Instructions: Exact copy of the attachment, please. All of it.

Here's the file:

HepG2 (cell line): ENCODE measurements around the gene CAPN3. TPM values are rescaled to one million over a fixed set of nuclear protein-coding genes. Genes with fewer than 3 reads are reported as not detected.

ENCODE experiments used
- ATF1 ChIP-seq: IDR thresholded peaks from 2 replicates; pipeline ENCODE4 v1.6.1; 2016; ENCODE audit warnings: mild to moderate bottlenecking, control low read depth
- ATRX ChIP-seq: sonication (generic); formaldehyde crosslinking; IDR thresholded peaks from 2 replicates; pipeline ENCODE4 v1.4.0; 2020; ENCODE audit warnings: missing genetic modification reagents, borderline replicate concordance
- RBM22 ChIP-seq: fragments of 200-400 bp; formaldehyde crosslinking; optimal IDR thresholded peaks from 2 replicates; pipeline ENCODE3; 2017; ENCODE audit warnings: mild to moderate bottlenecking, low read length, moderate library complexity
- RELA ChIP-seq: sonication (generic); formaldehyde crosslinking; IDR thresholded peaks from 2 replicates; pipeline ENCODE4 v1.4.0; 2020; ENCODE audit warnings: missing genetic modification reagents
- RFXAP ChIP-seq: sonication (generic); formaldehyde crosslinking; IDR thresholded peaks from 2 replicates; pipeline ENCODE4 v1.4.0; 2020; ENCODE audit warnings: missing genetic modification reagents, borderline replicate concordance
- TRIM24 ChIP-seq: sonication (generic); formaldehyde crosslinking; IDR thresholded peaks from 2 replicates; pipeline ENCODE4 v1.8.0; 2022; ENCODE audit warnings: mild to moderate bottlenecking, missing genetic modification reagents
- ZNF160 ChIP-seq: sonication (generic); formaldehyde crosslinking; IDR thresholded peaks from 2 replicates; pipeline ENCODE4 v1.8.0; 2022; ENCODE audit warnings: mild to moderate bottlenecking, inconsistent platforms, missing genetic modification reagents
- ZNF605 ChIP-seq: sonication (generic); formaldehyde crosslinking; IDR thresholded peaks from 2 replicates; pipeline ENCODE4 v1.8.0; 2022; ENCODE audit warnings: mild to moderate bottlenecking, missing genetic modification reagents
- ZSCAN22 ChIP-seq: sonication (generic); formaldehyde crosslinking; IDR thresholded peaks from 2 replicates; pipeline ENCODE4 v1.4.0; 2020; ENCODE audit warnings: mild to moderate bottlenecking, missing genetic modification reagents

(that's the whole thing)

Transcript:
HepG2 (cell line): ENCODE measurements around the gene CAPN3. TPM values are rescaled to one million over a fixed set of nuclear protein-coding genes. Genes with fewer than 3 reads are reported as not detected.

ENCODE experiments used
- ATF1 ChIP-seq: IDR thresholded peaks from 2 replicates; pipeline ENCODE4 v1.6.1; 2016; ENCODE audit warnings: mild to moderate bottlenecking, control low read depth
- ATRX ChIP-seq: sonication (generic); formaldehyde crosslinking; IDR thresholded peaks from 2 replicates; pipeline ENCODE4 v1.4.0; 2020; ENCODE audit warnings: missing genetic modification reagents, borderline replicate concordance
- RBM22 ChIP-seq: fragments of 200-400 bp; formaldehyde crosslinking; optimal IDR thresholded peaks from 2 replicates; pipeline ENCODE3; 2017; ENCODE audit warnings: mild to moderate bottlenecking, low read length, moderate library complexity
- RELA ChIP-seq: sonication (generic); formaldehyde crosslinking; IDR thresholded peaks from 2 replicates; pipeline ENCODE4 v1.4.0; 2020; ENCODE audit warnings: missing genetic modification reagents
- RFXAP ChIP-seq: sonication (generic); formaldehyde crosslinking; IDR thresholded peaks from 2 replicates; pipeline ENCODE4 v1.4.0; 2020; ENCODE audit warnings: missing genetic modification reagents, borderline replicate concordance
- TRIM24 ChIP-seq: sonication (generic); formaldehyde crosslinking; IDR thresholded peaks from 2 replicates; pipeline ENCODE4 v1.8.0; 2022; ENCODE audit warnings: mild to moderate bottlenecking, missing genetic modification reagents
- ZNF160 ChIP-seq: sonication (generic); formaldehyde crosslinking; IDR thresholded peaks from 2 replicates; pipeline ENCODE4 v1.8.0; 2022; ENCODE audit warnings: mild to moderate bottlenecking, inconsistent platforms, missing genetic modification reagents
- ZNF605 ChIP-seq: sonication (generic); formaldehyde crosslinking; IDR thresholded peaks from 2 replicates; pipeline ENCODE4 v1.8.0; 2022; ENCODE audit warnings: mild to moderate bottlenecking, missing genetic modification reagents
- ZSCAN22 ChIP-seq: sonication (generic); formaldehyde crosslinking; IDR thresholded peaks from 2 replicates; pipeline ENCODE4 v1.4.0; 2020; ENCODE audit warnings: mild to moderate bottlenecking, missing genetic modification reagents